The Keys to Improving Your Grades and Test Scores

Conventional wisdom about improving on tests is wrong. Here's how to work smarter.
January 20, 2020

Conventional wisdom about how to improve your grades and test scores goes something like this: Buckle down, work harder, and devote more time to studying. But conventional wisdom is just plain wrong. You don’t have to work harder; you have to work smarter.

1. Get at least 7 hours of sleep every night.

A good night’s sleep every night is the first key to working smarter. Aim for getting at least 7 hours of sleep every night. A recent study showed that college students who increased their sleep from 6 hours a night to 7 hours a night showed a whooping 10% improvement in their performance on exams. That’s a big improvement for just giving your brain the sleep it needs! For some great tips about how to improve your sleep, check out this article from Dr. Craig Canapari, director of the Yale Pediatric Sleep Center.

2. Take practice tests.

According to a lengthy article in Psychological Science in the Public Interest, taking practice tests is a far better way to study than highlighting, rereading or summarizing (the most common ways students study).

What kind of “practice test” should you do? Ideally, you use a practice test that is as similar as possible to the real test. So if you will have a multiple choice test in your Chemistry  class, then ideally you would study using a multiple choice test previously given in that Chemistry class. BUT you might not have access to a prior test. Doesn’t matter. Turns out you will still get benefit from practice testing as long as the practice test addresses the same subject matter.

So where do you find practice tests?

  • For standardized tests of any variety, there are practice tests available from an abundance of sources. AP, IB, SAT, ACT,  SAT Subjects, TOEFL. Do them!
  • For tests in your school courses, you can get the same effect by treating the questions at the end of a textbook chapter as a test, using homemade or purchased flashcards to test yourself, or searching online for tests in that subject matter. You can also see if your teacher will release old tests for you to use as study tools.

3. Set a study schedule that includes shorter sessions over time rather than a giant cram session.

After comparing what scientists call “distributed practice” to “massed practice,” the data was pretty clear that distributed practice wins. Great — but what does that mean? Distributed practice is a fancy way of saying that you break your studying into shorter sessions over time, rather than cramming.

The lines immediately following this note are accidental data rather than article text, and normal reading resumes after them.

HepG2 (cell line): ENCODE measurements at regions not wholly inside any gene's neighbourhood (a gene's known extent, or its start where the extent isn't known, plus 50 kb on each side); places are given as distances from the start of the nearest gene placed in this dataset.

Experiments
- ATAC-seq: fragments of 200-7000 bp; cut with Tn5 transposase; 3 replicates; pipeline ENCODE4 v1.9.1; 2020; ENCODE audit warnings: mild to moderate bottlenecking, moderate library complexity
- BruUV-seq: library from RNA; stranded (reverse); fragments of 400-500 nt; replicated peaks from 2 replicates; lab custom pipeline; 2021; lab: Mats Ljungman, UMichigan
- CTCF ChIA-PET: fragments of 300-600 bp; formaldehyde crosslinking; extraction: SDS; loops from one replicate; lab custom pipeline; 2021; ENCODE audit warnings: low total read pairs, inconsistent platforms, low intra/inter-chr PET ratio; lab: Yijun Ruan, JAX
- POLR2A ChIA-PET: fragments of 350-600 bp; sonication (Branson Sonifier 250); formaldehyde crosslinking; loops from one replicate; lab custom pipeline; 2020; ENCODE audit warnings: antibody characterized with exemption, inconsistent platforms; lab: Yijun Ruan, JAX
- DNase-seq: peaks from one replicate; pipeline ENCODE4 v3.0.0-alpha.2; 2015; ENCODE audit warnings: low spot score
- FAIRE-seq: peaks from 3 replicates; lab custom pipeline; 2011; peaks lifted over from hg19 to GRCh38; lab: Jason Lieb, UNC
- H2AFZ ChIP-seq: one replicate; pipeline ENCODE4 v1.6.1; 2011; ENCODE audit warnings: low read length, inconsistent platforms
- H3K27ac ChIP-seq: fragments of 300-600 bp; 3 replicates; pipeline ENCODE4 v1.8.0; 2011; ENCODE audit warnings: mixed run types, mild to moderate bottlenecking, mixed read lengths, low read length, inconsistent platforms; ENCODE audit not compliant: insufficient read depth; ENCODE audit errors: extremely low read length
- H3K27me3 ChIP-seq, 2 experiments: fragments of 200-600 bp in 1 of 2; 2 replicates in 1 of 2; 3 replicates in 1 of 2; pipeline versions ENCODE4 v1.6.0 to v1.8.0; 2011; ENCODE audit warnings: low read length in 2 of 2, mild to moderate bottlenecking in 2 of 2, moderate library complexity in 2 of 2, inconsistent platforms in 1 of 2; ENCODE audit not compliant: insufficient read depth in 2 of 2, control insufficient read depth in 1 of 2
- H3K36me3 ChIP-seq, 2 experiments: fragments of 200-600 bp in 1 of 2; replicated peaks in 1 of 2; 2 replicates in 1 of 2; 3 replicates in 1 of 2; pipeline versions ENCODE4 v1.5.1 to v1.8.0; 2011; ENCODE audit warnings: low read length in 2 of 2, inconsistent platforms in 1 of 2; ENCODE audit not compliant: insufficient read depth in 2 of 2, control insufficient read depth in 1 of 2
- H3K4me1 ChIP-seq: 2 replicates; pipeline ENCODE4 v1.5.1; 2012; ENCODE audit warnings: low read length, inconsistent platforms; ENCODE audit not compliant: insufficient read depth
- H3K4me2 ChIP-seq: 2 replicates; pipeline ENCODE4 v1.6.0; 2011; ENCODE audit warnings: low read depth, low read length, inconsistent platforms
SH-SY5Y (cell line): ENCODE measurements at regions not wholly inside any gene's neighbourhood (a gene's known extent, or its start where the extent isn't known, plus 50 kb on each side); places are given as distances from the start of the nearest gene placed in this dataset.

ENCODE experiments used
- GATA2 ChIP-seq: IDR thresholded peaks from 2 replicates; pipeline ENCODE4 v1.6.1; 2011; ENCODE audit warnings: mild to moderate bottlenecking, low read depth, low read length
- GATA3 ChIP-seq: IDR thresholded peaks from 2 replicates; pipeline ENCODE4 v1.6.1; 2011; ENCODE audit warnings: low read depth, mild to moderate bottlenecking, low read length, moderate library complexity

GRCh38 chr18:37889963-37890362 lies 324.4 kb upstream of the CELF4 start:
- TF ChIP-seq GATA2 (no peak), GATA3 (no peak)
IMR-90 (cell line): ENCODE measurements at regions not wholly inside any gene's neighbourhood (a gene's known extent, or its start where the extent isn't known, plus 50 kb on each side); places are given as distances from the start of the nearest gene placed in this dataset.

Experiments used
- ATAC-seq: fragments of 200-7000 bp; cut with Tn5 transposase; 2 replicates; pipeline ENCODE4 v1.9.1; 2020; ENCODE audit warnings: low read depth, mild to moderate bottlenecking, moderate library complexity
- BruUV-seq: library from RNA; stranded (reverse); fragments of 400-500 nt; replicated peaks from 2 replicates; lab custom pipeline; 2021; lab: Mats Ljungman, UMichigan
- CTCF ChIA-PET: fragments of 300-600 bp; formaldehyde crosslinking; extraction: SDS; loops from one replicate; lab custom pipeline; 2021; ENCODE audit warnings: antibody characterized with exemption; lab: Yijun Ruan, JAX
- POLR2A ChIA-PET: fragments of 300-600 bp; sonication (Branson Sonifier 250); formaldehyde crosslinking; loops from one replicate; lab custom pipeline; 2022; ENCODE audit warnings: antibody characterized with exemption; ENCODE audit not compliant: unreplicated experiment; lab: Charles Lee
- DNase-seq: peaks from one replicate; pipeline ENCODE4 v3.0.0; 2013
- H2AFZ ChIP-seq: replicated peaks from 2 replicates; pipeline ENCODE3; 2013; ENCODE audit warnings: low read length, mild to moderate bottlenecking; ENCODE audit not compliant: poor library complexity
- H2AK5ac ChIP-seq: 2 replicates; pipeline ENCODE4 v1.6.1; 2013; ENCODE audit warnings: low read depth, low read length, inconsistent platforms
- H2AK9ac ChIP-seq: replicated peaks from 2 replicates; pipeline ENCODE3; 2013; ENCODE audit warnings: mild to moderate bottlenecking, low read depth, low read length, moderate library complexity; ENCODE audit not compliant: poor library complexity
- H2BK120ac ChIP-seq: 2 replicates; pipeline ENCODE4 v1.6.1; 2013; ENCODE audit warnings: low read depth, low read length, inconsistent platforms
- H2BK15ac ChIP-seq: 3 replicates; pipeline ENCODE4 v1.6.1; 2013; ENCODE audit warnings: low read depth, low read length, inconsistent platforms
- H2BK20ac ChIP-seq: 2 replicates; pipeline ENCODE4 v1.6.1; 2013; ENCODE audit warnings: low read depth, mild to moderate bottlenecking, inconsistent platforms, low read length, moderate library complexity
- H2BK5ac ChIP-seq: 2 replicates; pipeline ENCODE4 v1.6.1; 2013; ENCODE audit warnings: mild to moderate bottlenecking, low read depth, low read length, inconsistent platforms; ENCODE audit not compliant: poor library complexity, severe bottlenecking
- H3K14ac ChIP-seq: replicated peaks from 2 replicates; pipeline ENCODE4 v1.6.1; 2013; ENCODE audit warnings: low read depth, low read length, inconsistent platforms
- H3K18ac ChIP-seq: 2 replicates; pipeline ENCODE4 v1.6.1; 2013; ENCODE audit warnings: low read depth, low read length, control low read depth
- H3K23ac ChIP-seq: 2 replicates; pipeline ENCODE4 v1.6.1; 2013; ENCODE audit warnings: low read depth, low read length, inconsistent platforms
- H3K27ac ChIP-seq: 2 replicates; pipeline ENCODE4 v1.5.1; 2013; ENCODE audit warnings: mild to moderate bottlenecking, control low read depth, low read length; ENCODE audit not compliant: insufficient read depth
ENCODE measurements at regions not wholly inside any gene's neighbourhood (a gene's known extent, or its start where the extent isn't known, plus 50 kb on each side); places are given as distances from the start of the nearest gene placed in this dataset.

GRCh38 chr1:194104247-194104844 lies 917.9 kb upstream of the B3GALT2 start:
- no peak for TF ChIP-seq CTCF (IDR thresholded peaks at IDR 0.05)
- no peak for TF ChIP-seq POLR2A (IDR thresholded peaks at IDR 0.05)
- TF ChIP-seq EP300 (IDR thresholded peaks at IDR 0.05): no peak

The science says that you should have a gap of time between study sessions equal to 10-20% of the time that you want to retain what you are learning. So if you want to retain something for a month (30 days), then you would space your study sessions out so that you had one session every 3-6 days.

But that formula is a bit tricky for most students to apply, since it is pretty unclear how long you really want or need to retain what you are learning. Based on my experience working with students, here is what I would suggest:

  • For the standardized tests: commit to doing at least two study sessions a week for the 10 weeks prior to the test.
  • For tests in school courses: commit to adding at least one study session of the practice test variety into your “homework” each week for every course.

4. Ask for help.

If you’re still getting stuck, tell your teachers. They are always happy to hear from students looking to improve, and they have a wealth of experience and suggestions to share.

Anna Ivey is one of the founders of Inline. An experienced admissions consultant and a frequently cited media expert on the topic of college admissions, she is also co-author of the college admissions bible How to Prepare a Standout College Application. Learn more about Anna's background here.

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